Cyanometry is a word that does not appear in my desk dictionary. If you recognise the two elements of the word you might be able to deduce its meaning, and if you have a little greek you certainly should. From kuanos, meaning dark blue, and metron, meaning measure, cyanometry is the study of the blueness of the sky.
When I first wrote about this subject in 1999 I tried an internet search to discover whether the word has any currency today. There were only five distinct 'hits'. Two gave one-line definitions from technical glossaries, one from the World Meteorological Organisation, the other from NASA. The third appeared as a possible password on a hacker's website, while the fourth was mentioned in an impenetrable treatise on colour in advertising. And the fifth? Well, the fifth 'hit' revealed that Cyanometry was the name of a greyhound which ran at the Lithgow dog-track near Sydney earlier that year. A current Google search, though, gives 725 hits, which tells us something about the internet.
Cyanometry's main proponent amongst professional scientists was a German physicist called Friedrich Linke who published several learned papers between the 1920s and 1940s on the way the sun shines through the earth's atmosphere. His interest in the blueness of the sky was therefore not an aesthetic one; rather, he recognised that the variation in the colour of a cloudless sky has an influence on the quantity of solar radiation reaching the planet's surface. The deeper the blue, the greater proportion of the sun's energy gets through. Meteorologists call this effect turbidity which is defined as "that property of a cloudless atmosphere which produces attenuation of solar radiation". We might call it simply "haziness". Agents of turbidity include dust, smoke, other solid or gaseous pollution, salt and sand particles, volcanic ash, and water vapour.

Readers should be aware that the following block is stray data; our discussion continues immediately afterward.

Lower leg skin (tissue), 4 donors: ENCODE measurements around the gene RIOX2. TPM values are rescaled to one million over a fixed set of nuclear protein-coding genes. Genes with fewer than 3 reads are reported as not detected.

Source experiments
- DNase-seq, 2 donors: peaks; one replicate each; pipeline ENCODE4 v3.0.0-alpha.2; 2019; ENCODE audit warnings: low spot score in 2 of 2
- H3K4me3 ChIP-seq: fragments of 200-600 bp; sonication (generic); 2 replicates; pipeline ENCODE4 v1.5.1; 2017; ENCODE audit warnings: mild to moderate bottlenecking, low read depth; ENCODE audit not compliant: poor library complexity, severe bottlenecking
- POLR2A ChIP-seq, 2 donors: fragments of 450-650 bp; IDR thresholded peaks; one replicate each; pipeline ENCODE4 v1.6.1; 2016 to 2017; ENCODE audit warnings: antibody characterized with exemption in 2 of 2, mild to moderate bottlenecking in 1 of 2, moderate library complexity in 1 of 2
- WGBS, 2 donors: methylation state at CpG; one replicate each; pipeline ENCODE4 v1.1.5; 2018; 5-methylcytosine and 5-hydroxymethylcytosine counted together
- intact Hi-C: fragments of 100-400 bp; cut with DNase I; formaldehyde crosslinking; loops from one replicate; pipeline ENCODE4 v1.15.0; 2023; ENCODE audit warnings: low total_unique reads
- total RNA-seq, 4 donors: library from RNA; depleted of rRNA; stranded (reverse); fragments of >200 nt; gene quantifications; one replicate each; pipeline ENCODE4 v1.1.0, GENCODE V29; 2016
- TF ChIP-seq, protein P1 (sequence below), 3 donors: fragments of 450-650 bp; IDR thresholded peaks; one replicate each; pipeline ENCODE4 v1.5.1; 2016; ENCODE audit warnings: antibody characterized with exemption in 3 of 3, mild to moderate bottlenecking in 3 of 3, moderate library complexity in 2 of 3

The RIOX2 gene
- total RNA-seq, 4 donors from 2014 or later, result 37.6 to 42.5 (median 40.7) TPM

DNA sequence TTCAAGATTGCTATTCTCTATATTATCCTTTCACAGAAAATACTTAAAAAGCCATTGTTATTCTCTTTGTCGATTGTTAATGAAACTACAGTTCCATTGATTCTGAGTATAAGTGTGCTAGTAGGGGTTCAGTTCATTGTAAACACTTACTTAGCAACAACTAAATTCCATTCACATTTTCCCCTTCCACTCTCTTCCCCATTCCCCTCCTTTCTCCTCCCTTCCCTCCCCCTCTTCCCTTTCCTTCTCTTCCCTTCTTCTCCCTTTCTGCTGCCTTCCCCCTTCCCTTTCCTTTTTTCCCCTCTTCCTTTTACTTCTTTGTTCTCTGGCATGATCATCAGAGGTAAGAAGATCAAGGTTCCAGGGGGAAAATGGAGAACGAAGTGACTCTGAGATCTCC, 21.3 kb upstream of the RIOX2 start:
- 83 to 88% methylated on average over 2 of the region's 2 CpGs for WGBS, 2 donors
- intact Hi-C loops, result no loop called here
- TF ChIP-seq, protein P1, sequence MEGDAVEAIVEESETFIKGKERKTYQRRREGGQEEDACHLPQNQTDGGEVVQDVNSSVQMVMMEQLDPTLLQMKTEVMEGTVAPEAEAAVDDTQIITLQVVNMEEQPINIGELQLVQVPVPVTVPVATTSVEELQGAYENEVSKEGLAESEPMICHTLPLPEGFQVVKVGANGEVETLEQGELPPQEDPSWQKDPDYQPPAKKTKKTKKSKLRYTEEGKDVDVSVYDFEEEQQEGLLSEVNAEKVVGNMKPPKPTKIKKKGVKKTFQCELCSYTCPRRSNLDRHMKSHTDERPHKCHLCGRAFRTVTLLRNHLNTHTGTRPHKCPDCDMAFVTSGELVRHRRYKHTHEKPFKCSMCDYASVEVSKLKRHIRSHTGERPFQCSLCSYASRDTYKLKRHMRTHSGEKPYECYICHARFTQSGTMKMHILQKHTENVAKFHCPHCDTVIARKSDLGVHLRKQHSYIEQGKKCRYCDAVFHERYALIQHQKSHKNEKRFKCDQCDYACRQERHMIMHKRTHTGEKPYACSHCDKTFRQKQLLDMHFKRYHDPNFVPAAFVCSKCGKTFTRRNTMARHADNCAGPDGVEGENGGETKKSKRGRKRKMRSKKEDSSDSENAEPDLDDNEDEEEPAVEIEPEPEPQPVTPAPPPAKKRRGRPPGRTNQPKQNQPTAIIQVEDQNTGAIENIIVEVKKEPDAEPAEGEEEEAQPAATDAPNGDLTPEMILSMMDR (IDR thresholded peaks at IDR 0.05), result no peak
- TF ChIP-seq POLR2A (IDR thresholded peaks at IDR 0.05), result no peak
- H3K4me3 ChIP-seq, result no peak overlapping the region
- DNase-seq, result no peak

We know, for instance, that the debris injected into the atmosphere following a major volcanic eruption in the tropics (such as that of Mount Pinatubo in the Philippines in 1991) can reduce the global temperature by between 0.5 and 1.5°C for a period of two or three years.
In an attempt to gather information about geographical and temporal variations in turbidity, Linke devised a 16 point scale for official weather observers to use, and produced a set of eight cards of different standardised shades of blue, numbered 2, 4, 6, and so on to 16, varying from the white of a dust-ridden desert sky to the deep blue of a pure polar air-mass. The observer could use the odd numbers if he judged the sky colour to lie between any of the given shades.
Sadly for those few meteorologists with an artistic streak the study found little favour outside Germany between the wars, and after 1945 more scientific methods of measuring turbidity were introduced. So we will never hear a weather forecast saying something like, "After the clouds disperse tomorrow's sky will be a 12 on the Linke Scale."